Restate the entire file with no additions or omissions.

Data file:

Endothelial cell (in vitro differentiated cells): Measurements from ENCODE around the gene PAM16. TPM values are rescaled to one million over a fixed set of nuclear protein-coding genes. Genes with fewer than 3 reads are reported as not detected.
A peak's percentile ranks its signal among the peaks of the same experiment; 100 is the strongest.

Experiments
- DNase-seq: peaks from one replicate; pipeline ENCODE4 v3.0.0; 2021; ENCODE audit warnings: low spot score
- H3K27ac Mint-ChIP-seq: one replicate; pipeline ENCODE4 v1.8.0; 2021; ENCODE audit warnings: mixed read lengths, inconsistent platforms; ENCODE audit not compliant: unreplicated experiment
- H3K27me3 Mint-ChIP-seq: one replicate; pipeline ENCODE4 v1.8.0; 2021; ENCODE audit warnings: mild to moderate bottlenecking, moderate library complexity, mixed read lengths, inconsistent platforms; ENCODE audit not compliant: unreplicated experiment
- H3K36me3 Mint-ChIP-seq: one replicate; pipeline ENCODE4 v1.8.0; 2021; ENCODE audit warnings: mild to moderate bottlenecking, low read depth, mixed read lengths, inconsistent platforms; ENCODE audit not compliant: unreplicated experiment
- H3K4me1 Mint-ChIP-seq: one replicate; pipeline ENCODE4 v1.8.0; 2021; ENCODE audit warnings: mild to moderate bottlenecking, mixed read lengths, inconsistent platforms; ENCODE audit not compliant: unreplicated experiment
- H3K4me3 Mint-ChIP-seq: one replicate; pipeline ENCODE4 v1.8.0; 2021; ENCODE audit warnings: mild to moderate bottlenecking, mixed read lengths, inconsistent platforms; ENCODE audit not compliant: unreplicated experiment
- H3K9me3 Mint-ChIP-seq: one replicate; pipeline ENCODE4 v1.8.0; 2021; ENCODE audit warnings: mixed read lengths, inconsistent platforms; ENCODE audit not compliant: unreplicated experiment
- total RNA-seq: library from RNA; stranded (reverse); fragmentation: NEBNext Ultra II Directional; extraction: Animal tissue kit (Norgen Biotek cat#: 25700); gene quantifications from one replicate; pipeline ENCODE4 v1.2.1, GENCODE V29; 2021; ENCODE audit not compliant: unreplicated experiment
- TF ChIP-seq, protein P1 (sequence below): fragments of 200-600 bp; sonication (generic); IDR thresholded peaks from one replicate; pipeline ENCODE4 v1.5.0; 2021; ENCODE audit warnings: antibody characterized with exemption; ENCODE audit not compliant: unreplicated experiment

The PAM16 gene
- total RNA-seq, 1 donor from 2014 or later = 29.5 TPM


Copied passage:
Endothelial cell (in vitro differentiated cells): Measurements from ENCODE around the gene PAM16. TPM values are rescaled to one million over a fixed set of nuclear protein-coding genes. Genes with fewer than 3 reads are reported as not detected.
A peak's percentile ranks its signal among the peaks of the same experiment; 100 is the strongest.

Experiments
- DNase-seq: peaks from one replicate; pipeline ENCODE4 v3.0.0; 2021; ENCODE audit warnings: low spot score
- H3K27ac Mint-ChIP-seq: one replicate; pipeline ENCODE4 v1.8.0; 2021; ENCODE audit warnings: mixed read lengths, inconsistent platforms; ENCODE audit not compliant: unreplicated experiment
- H3K27me3 Mint-ChIP-seq: one replicate; pipeline ENCODE4 v1.8.0; 2021; ENCODE audit warnings: mild to moderate bottlenecking, moderate library complexity, mixed read lengths, inconsistent platforms; ENCODE audit not compliant: unreplicated experiment
- H3K36me3 Mint-ChIP-seq: one replicate; pipeline ENCODE4 v1.8.0; 2021; ENCODE audit warnings: mild to moderate bottlenecking, low read depth, mixed read lengths, inconsistent platforms; ENCODE audit not compliant: unreplicated experiment
- H3K4me1 Mint-ChIP-seq: one replicate; pipeline ENCODE4 v1.8.0; 2021; ENCODE audit warnings: mild to moderate bottlenecking, mixed read lengths, inconsistent platforms; ENCODE audit not compliant: unreplicated experiment
- H3K4me3 Mint-ChIP-seq: one replicate; pipeline ENCODE4 v1.8.0; 2021; ENCODE audit warnings: mild to moderate bottlenecking, mixed read lengths, inconsistent platforms; ENCODE audit not compliant: unreplicated experiment
- H3K9me3 Mint-ChIP-seq: one replicate; pipeline ENCODE4 v1.8.0; 2021; ENCODE audit warnings: mixed read lengths, inconsistent platforms; ENCODE audit not compliant: unreplicated experiment
- total RNA-seq: library from RNA; stranded (reverse); fragmentation: NEBNext Ultra II Directional; extraction: Animal tissue kit (Norgen Biotek cat#: 25700); gene quantifications from one replicate; pipeline ENCODE4 v1.2.1, GENCODE V29; 2021; ENCODE audit not compliant: unreplicated experiment
- TF ChIP-seq, protein P1 (sequence below): fragments of 200-600 bp; sonication (generic); IDR thresholded peaks from one replicate; pipeline ENCODE4 v1.5.0; 2021; ENCODE audit warnings: antibody characterized with exemption; ENCODE audit not compliant: unreplicated experiment

The PAM16 gene
- total RNA-seq, 1 donor from 2014 or later = 29.5 TPM